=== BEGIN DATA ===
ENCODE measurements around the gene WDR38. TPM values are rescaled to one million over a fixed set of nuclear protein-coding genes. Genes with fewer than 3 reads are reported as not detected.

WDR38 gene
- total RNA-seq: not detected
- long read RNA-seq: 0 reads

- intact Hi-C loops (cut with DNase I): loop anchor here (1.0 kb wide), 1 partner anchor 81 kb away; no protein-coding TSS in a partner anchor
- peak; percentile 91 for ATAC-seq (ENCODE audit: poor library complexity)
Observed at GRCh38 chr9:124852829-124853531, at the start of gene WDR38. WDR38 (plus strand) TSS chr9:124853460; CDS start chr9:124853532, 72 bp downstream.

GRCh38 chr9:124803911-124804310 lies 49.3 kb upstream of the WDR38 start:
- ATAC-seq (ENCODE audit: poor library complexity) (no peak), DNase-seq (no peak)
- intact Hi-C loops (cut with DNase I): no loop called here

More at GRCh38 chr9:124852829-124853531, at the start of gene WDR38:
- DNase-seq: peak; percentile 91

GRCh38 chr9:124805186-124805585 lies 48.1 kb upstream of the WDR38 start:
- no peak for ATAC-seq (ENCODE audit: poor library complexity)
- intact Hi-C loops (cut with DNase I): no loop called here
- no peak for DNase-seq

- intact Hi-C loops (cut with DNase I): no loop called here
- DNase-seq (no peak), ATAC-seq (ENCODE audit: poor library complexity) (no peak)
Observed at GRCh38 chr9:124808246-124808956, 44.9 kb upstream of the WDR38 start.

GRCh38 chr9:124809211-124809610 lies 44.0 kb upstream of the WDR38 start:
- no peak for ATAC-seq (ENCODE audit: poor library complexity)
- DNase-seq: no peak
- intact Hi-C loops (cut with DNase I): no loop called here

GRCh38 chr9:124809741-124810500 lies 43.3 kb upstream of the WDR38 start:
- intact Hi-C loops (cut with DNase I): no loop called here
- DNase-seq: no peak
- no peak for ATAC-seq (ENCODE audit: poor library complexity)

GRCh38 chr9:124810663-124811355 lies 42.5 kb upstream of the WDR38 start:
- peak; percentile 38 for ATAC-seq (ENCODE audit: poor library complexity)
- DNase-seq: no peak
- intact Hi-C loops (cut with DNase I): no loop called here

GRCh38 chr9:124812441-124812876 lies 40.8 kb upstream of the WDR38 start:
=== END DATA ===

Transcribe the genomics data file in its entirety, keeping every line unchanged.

ENCODE measurements around the gene WDR38. TPM values are rescaled to one million over a fixed set of nuclear protein-coding genes. Genes with fewer than 3 reads are reported as not detected.

WDR38 gene
- total RNA-seq: not detected
- long read RNA-seq: 0 reads

- intact Hi-C loops (cut with DNase I): loop anchor here (1.0 kb wide), 1 partner anchor 81 kb away; no protein-coding TSS in a partner anchor
- peak; percentile 91 for ATAC-seq (ENCODE audit: poor library complexity)
Observed at GRCh38 chr9:124852829-124853531, at the start of gene WDR38. WDR38 (plus strand) TSS chr9:124853460; CDS start chr9:124853532, 72 bp downstream.

GRCh38 chr9:124803911-124804310 lies 49.3 kb upstream of the WDR38 start:
- ATAC-seq (ENCODE audit: poor library complexity) (no peak), DNase-seq (no peak)
- intact Hi-C loops (cut with DNase I): no loop called here

More at GRCh38 chr9:124852829-124853531, at the start of gene WDR38:
- DNase-seq: peak; percentile 91

GRCh38 chr9:124805186-124805585 lies 48.1 kb upstream of the WDR38 start:
- no peak for ATAC-seq (ENCODE audit: poor library complexity)
- intact Hi-C loops (cut with DNase I): no loop called here
- no peak for DNase-seq

- intact Hi-C loops (cut with DNase I): no loop called here
- DNase-seq (no peak), ATAC-seq (ENCODE audit: poor library complexity) (no peak)
Observed at GRCh38 chr9:124808246-124808956, 44.9 kb upstream of the WDR38 start.

GRCh38 chr9:124809211-124809610 lies 44.0 kb upstream of the WDR38 start:
- no peak for ATAC-seq (ENCODE audit: poor library complexity)
- DNase-seq: no peak
- intact Hi-C loops (cut with DNase I): no loop called here

GRCh38 chr9:124809741-124810500 lies 43.3 kb upstream of the WDR38 start:
- intact Hi-C loops (cut with DNase I): no loop called here
- DNase-seq: no peak
- no peak for ATAC-seq (ENCODE audit: poor library complexity)

GRCh38 chr9:124810663-124811355 lies 42.5 kb upstream of the WDR38 start:
- peak; percentile 38 for ATAC-seq (ENCODE audit: poor library complexity)
- DNase-seq: no peak
- intact Hi-C loops (cut with DNase I): no loop called here

GRCh38 chr9:124812441-124812876 lies 40.8 kb upstream of the WDR38 start: